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Singapore stocks fall as economy slumps into recession; STI opens 0.5% lower
SINGAPORE shares pulled back at Tuesday's open, with the benchmark Straits Times Index (STI) losing 13.18 points or 0.5 per cent to 2,617.90 as at 9.02am.
On Tuesday morning, advance estimates by the Ministry of Trade and Industry showed that Singapore's gross domestic product plummeted 12.6 per cent year on year in the second quarter, bringing the country into a full-blown recession.
The softer note on the Singapore bourse also comes after the STI slipped 0.8 per cent at Monday's close, in its first day of trading following a surprise general election outcome that saw the ruling People's Action Party secure a smaller-than-expected margin of victory.
During Tuesday's early trade, losers outnumbered gainers 95 to 40, after about 87.5 million securities worth S$42.4 million changed hands.
Among index securities, the most heavily traded by volume was Singtel, which was flat at S$2.50 with 1.3 million shares changing hands, while CapitaLand Mall Trust slipped S$0.01 or 0.5 per cent to S$2.03 after 1.2 million units traded.
Banking stocks were in the red in the early session. DBS shed S$0.15 or 0.7 per cent to S$21.39, United Overseas Bank lost S$0.25 or 1.2 per cent to S$20.59, while OCBC Bank slipped S$0.03 or 0.3 per cent to S$9.16.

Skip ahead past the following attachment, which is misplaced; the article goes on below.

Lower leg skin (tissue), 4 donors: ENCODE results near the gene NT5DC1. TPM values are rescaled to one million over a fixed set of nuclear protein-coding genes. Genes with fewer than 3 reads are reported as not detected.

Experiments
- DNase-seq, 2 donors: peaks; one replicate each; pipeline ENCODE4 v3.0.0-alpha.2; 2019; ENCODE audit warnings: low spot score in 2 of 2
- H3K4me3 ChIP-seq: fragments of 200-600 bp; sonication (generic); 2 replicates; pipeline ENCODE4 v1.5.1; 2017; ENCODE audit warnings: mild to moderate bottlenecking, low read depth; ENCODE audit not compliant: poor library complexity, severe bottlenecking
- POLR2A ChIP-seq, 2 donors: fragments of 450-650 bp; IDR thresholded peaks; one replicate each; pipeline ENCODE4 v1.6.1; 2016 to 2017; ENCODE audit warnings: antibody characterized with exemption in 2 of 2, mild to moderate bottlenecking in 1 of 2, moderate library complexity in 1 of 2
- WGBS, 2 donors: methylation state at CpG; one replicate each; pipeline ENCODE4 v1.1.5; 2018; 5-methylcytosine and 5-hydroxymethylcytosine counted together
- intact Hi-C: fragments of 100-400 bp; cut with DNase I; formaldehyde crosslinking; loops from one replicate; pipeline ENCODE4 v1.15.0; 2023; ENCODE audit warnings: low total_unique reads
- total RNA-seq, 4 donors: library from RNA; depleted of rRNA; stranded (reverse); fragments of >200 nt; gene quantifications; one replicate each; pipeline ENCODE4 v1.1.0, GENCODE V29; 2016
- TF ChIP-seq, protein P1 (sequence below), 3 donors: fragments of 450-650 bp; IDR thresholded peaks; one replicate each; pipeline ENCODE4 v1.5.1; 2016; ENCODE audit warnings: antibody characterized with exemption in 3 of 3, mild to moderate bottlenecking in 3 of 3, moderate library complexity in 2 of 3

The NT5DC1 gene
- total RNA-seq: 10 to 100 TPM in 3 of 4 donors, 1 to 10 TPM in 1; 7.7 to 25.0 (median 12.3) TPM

Other active counters included Medtecs International which tumbled S$0.07 or 10.3 per cent to S$0.61, and UG Healthcare which dropped S$0.15 or 8.5 per cent to S$1.61. Shares of the two Catalist-listed healthcare players sank on Monday, prompting separate queries from the Singapore Exchange.
Singapore Press Holdings fell S$0.02 or 1.6 per cent to S$1.24, after the media and property group on Monday evening said its operating profit for the fiscal year ending Aug 31, 2020 is expected to be "significantly lower" than a year ago.
Meanwhile, Top Glove bucked the downward trend, gaining S$0.11 or 1.4 per cent to S$7.92.
Over on Wall Street, the rally in US stocks fizzled overnight following more signs of coronavirus troubles after California rolled back its reopening plans.
Separately, European shares rose on Monday as progress on a possible Covid-19 vaccine, some upbeat earnings and stimulus talks fed into hopes of an economic recovery.
Elsewhere in Asia, Tokyo stocks opened lower on Tuesday as sentiment worsened on fresh virus worries. The benchmark Nikkei was down 0.6 per cent, while the broader Topix slipped 0.4 per cent.